8. That's weird. Must be a bug in my game - I had a good rep with her, followed all the conversation threads, and it amounted to nothing more than aggressive flirting, no romance. I was merely making the observation, that IF there are three male romance options, and one female (which is how it appeared in my game), demographically/commercially that would make it seem like something tailored for female audiences - being that the majority of people are straight. I'm certainly aware that gay people exist, lol.
  9. So there are three male romancible characters and one female right? So I suppose this is generally for the female audience by that reasoning? Xoti is kind of a strange one. She flirts with you incessantly, but it goes nowhere.
  10. Could have something a little middle eastern looking seeing as there are deserts. Veils and whatnot. Or something a bit greek looking, bit of shoulder exposed. Just thinking of the setting - I can't imagine much worse that a deep thick robe on a tropical island.
  11. There is so much dope clothing in this game, and I kind of miss the lighter armour options from poe1. It is after all the sweltering jungle and tropical islands, and deserts, it might make sense to have some more themed armour options for the higher levels - stuff like the clothes that already exist - some jungle loincloths and some pirate clothing. I mean I know you have to do other things, DLC, unbork monk and cypher (which IMO could be very cool), but I miss being able to just enchant up some cool gear and just roll with it.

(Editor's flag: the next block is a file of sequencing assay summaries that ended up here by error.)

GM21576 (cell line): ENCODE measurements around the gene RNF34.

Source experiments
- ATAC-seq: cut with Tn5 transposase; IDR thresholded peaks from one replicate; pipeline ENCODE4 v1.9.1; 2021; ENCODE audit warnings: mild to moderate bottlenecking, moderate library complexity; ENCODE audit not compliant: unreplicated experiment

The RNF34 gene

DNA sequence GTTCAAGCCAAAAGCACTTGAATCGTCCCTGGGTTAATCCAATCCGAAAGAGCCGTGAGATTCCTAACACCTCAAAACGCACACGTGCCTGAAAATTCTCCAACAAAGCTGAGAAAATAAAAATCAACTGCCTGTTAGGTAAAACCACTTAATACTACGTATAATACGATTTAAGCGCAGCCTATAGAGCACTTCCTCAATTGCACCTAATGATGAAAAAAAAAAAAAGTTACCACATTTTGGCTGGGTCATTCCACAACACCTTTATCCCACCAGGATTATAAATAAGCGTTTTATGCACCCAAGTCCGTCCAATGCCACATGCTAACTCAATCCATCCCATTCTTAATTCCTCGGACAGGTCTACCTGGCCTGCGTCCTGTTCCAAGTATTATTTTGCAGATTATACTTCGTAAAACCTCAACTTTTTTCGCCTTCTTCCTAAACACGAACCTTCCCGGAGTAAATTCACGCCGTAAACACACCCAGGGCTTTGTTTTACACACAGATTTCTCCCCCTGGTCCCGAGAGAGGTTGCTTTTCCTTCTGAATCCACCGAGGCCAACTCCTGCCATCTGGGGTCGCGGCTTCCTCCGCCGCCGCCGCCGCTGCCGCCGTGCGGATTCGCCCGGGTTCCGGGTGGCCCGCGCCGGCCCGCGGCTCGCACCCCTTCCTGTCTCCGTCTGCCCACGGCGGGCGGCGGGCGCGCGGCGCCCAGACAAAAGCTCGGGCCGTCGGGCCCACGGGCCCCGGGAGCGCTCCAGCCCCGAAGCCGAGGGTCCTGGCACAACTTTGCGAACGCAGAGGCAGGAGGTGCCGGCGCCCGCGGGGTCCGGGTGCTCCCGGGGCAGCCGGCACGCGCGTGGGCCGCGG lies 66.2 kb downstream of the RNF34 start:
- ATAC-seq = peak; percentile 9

12. I see this tired old argument is very popular with you guys . I'll humor you once more - sexual relationships are relateable to the real world and people can't help by draw parallels and conclude that a dense congregation of LGBTs in a small group is not normal (and don't go with "LGBT circles attract" theory again, it's still not normal for a lot of people). Nobody can relate truly magical and fantastical stuff you mention to anything in the real world, so it doesn't break anybody's suspense of disbelief when we play or read fantasy, because we just accept it as imagined fiction. But you can't simply make people erase the real world parallels from their minds, so don't act so baffled when they won't treat "everyone is LGBT in this world" as acceptable imaginary fantasy. And, btw, it's not a norm even in the game, at least in some regions - when Xoti talks to the Watcher about Maia you can ask her why does she want her if in Readceras it's a norm only to form couples that provide offspring. And, in any case, it's sad that you're defending this lazy writing, because devs didn't make it just to please LGBTs, they did it because they were lazy to write companions more nuanced in their preferences. Yeah thing is, it's not just lazy writing is it? It's a progressive ideology touched game. You've got your black elves and dwarves - where in usual circumstances those would be golden, ashen, or some weird colouring instead. It's not a region thing or a subtype either, it's just mashed in there. You've got your playersexual romance options - and really there is more companions that won't flirt with you, or romance you, than will. And despite all this high fantasy, you can't put your female wizard or barbarian in a dress or a loin cloth and get decent DR, because hey that might be sexualizing them, and you want them in reasonable, realistic armour. Indeed if you put the watershapers loincloth on a woman, it suddenly transforms into a very modest affair. Pillars 1 had some better light armour outfits, they are basically absent here (I prefer them myself aesthetically for both genders) Then there's the godlike companion who is "transitioning", and also the colonialist narrative. Now fortunately most of this is optional - you can kill the natives if it pleases you, or join the pirates, and you don't have to romance anybody. But unfortunately you can't choose all of it - you'll still get hit on by every player in sight and get visits from randy bisexual crew. I won't argue that it's unrealistic. That's not the issue - the issue is that those themes are all just "jammed in there", in a haphazard and unartful way. You can create great compelling characters who are different races, sexualities and so on. The nativist/colonolist narrative was a little better, but still IDK - it lacked nuance. Where for example were the poor/ex-slave/war fleeing immigrants that typify actual colonists? I think the biggest issue for me, is that it puts such a modern gaze on what is a violent, brutal, class orientated world with mass deaths and slaves in it - but seen through the eyes of someone who reads the guardian and watches Netflix. Now it is fantasy. The genre has always been flexible. Female warriors have always been a thing despite being rarer in history. As with female leaders. And all sorts of ahistorical oddities - for the fun of it. But the way this is done, isn't artful like it can be when you want to tackle those subjects and give them true meaning. It's half-baked, like a lot of progressive influenced media is, and it comes off as at times, unaware of its audience - disconnected, like someone living in an irony tower. It comes off, as not being for fun - but as a way to satisfy a group that are not the majority audience. It's a good game, with a decent plot - especially how all the substories interconnect. It's very artfully produced in terms of the graphics, and for the most part ignoring a few odd borks the system improvements are good. I think this game is better than the last one. And I am not one to complain about something someone else spent thousands of hours making - it's their art, and we don't have to buy it. But if I were to give any advice about this to the developers - I would just say, keep in mind, gamers are not, largely speaking uber progressive. A minority are, and the gaming press is, but most ordinary folks would rather have a saucy or violent tale ala game of thrones. Or a something lighter, like something comedic, or a bit of fluffy heroism. I am not saying I didn't like the game, or indeed that those elements have no place in fantasy - merely that they could be handled better, both to properly respect the subject material, and to be relateable to a mainstream audience who may not otherwise connect. Some of my favourite heros are heroines. I've enjoyed a lot of shows with LGBT material. There's some stories that are deeply moving about our cultural differences. It's just not something IMO, you can have a fluffy hand at. It's a set of deep social issues with a lot of angles. And you could just as easily offend indeed, the people you are trying to please, by stuffing all these things under a unicorn. A world with some much tribal tension, and no racial tension? LGBT but no struggle with social taboo? It's a heady area.